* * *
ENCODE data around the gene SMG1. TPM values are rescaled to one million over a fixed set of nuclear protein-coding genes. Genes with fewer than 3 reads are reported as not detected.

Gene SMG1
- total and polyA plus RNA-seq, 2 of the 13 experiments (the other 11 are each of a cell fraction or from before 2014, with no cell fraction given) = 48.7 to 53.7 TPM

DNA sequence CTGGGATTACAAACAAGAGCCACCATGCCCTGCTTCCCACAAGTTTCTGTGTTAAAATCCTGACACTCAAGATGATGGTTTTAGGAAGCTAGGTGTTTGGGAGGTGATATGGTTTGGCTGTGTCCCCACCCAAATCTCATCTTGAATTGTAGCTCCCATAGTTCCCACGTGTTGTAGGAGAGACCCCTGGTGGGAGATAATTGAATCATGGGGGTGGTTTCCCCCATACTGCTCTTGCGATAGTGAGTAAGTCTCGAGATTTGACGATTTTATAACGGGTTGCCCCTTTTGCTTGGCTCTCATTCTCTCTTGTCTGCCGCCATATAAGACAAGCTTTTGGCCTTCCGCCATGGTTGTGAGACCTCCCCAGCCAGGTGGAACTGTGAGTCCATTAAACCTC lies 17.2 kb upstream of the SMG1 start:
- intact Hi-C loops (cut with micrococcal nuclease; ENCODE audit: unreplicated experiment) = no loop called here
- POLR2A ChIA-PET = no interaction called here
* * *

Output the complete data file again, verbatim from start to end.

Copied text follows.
ENCODE data around the gene SMG1. TPM values are rescaled to one million over a fixed set of nuclear protein-coding genes. Genes with fewer than 3 reads are reported as not detected.

Gene SMG1
- total and polyA plus RNA-seq, 2 of the 13 experiments (the other 11 are each of a cell fraction or from before 2014, with no cell fraction given) = 48.7 to 53.7 TPM

DNA sequence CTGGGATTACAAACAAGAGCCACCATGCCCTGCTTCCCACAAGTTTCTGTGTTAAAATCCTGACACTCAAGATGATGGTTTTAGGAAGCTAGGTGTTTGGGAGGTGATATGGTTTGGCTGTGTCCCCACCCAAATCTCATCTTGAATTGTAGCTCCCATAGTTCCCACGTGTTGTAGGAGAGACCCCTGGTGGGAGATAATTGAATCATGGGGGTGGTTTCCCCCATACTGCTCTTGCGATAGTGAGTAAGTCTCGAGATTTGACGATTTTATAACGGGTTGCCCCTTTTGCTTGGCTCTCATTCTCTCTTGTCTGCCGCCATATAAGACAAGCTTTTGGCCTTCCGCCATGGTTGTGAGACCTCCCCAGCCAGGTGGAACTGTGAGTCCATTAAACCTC lies 17.2 kb upstream of the SMG1 start:
- intact Hi-C loops (cut with micrococcal nuclease; ENCODE audit: unreplicated experiment) = no loop called here
- POLR2A ChIA-PET = no interaction called here